REACTION: Also, Daisy wants the real deal. Gatsby is 99.99% yellow and it seems like the only gold thing he has is the brush, which Daisy gravitates toward (yellow is a very diluted, no-shine version of gold). Similar to another reaction comment made on this post, Gatsby, who consists of nothing real, ends up as a man of/with nothing. It’s interesting to think that a man, who grew up in poverty and struck filthy rich later on, would still die as a man with/of nothing. Maybe Fitzgerald is trying to suggest that money really has no true value to a man’s life?
to VIHUANG, I completely agree. It’s as if Fitzgerald wanted his readers to realize that you die the same way you’re born, alone. Fitzgerald also has Nick T, D, G, J and N are all westerners thus incapable of adapting to the East which could also prove that he firmly believes that the past determines who we are
In chapter 6, when Gatsby thinks that Cody’s “yacht represented all the beauty and glamour in the world,” he similarly appears to be attracted to expensive things (100). These both show the recurring idea that people are drawn to materialistic things.
Gatsby keeps pestering Nick until Nick finally mentions that he’s “going to call up daisy to-morrow” (82) —> shows G’s passive aggressive manner of getting what he wants
Similar to Gatsby’s insisting that Nick get his grass cut, he passive aggressively pesters Nick until he finally says he’ll call up daisy; for someone who claims to not want to bother Nick, Gatsby spends an awful lot of time bothering Nick.
I’ve found that Gatsby likes to be in control, but doesn’t want others to know or for him to take responsibility for it. With Nick, Gatsby asked him to invite Daisy over, but then later acts as if Nick had made the plans in the first place.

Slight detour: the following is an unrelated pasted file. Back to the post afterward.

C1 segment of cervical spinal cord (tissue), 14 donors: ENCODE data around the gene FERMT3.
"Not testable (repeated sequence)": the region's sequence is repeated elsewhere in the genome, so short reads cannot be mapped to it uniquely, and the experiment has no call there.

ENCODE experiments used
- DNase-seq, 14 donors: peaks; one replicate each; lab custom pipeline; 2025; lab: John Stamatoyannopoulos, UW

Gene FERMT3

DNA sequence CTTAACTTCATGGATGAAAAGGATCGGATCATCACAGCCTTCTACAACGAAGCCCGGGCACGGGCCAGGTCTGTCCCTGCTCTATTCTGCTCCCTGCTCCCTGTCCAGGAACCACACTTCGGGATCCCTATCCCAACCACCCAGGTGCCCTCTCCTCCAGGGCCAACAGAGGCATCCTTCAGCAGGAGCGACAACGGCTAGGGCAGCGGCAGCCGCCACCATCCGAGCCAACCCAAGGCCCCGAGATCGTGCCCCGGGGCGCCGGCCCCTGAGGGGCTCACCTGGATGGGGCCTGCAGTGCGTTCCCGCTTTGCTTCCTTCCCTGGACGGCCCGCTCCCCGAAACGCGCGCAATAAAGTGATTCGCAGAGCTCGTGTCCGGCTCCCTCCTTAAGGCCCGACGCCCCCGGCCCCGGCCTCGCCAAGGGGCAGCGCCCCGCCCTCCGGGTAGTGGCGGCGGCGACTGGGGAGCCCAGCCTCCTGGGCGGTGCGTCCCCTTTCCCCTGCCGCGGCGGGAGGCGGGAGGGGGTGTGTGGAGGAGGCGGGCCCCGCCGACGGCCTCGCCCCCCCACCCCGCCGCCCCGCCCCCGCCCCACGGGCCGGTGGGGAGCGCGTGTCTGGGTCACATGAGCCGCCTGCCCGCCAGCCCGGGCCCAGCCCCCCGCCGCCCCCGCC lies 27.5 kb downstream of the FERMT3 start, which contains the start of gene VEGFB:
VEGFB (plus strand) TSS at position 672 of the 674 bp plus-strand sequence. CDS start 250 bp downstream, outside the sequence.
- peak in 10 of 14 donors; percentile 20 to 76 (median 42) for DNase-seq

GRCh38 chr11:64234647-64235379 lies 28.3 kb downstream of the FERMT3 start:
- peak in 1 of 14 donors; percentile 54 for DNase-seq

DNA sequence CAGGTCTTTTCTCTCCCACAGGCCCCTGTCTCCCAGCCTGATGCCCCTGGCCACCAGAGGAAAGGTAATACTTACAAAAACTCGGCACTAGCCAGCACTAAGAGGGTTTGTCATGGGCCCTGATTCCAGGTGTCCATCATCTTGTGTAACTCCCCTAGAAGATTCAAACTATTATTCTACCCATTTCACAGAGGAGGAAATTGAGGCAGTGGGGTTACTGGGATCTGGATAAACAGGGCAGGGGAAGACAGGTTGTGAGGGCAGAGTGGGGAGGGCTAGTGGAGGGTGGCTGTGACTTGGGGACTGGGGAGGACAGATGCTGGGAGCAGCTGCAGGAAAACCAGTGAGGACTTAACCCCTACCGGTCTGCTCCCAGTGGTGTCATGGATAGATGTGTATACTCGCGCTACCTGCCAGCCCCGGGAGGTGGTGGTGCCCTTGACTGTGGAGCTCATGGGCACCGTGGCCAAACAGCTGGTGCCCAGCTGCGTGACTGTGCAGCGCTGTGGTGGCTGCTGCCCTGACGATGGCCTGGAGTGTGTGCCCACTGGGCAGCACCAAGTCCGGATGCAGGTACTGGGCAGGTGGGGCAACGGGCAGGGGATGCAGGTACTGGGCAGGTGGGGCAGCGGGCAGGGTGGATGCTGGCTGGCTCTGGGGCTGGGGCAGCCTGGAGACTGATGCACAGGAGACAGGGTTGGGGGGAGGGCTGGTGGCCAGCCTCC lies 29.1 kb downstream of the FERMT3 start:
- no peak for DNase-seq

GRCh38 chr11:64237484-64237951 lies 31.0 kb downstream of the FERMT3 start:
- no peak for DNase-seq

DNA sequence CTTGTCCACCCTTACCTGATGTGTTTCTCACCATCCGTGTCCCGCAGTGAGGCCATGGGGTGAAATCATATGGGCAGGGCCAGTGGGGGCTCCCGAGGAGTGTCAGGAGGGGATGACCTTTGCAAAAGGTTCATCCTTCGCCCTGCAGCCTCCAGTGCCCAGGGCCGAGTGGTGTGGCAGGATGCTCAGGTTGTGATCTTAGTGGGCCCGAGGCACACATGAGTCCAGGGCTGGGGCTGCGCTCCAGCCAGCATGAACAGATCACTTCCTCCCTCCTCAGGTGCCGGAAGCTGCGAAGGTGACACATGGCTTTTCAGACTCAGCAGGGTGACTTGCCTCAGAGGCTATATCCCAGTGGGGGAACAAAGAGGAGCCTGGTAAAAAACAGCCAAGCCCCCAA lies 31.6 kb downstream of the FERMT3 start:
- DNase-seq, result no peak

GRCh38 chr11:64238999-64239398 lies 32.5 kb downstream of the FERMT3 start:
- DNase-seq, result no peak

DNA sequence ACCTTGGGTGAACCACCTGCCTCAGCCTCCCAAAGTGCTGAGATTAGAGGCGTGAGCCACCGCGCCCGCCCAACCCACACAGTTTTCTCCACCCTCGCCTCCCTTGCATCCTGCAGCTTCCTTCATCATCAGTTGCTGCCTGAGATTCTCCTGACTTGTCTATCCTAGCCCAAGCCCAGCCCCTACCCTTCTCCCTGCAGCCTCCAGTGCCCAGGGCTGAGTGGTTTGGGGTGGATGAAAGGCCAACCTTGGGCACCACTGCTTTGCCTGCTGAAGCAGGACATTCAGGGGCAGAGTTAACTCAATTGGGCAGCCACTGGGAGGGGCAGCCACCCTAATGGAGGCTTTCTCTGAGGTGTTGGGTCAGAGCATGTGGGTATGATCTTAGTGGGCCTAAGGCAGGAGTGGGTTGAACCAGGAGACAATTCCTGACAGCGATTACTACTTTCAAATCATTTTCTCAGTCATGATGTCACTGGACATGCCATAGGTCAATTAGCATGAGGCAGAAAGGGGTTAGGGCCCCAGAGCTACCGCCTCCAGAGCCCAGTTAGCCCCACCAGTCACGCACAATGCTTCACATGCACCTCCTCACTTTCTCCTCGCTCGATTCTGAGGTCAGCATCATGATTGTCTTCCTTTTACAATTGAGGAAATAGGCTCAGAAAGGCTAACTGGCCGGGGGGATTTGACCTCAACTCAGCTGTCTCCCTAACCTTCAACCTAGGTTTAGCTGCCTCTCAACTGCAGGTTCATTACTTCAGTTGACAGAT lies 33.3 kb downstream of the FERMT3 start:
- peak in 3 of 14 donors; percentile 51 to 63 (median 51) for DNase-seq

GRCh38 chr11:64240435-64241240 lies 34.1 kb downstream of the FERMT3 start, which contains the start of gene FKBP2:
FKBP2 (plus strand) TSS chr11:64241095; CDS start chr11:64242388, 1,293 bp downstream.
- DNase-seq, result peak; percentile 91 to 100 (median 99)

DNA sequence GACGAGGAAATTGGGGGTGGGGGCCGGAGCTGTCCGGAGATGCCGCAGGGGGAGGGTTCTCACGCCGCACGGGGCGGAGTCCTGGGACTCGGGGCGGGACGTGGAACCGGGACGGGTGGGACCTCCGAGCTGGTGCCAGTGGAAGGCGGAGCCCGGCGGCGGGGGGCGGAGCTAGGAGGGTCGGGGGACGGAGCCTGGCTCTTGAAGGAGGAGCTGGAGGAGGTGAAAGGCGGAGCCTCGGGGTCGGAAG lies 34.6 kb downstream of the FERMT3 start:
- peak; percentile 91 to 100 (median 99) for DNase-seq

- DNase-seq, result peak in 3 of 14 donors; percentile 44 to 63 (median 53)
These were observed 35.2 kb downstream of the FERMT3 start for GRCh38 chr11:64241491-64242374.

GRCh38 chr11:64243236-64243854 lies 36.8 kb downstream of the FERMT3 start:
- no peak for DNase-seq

They “stood in a row looking at the corrugated Sound.” pg 92–>They seem mechanic and manufactured, almost fake, as they stand in a row viewing the ocean as a still sheet of metal rather than a powerful mass of mysterious liquid.
Daisy wants to put G in a pink cloud and push him around–> she feels that in a surreal place she could be in charge of G
Daisy still thinks Gatsby in the context of their youth- she sees it is a dream and not a reality. They were in love as kids, not adults, so she perceives their relationship as fanciful and surreal.
“A large photograph of an elderly man in yachting costume attracted me,”–>Nick is attracted by wealthy men of the past
Much like Gatsby seeing the yacht as a representation of “all the beauty and glamour in the world,” Gatsby’s idolization of Cody symbolizes his skewed view of what is beautiful.
nick also shows he is attracted to wealthy glamorous people when he says he likes going places with Jordan because “everyone knows her name” also what originally attracted nick to Gatsby was his wealthy lifestyle and lavish parties
Yet, Nick reserves internal, negative judgment for similar people in his time, for example: Wolfsheim, Gatsby, Tom, and the Sloans. This could further imply that Nick lives outside of his time; that Nick would be better living in an earlier, maybe simpler time.
Klipspringer at being forced play “I don’t play well. I don’t – I hardly play at all. I’m all out of prac-” –> symbol for Gatsby forcing his relationship with Daisy even though it’s been a long time since they were first in love. Gatsby is going to mess it up.
his imminent failure, even with his determination, is also foreshadowed when Jordan tells Nick how Daisy doesn’t even notice Gatsby’s parties in chapter 4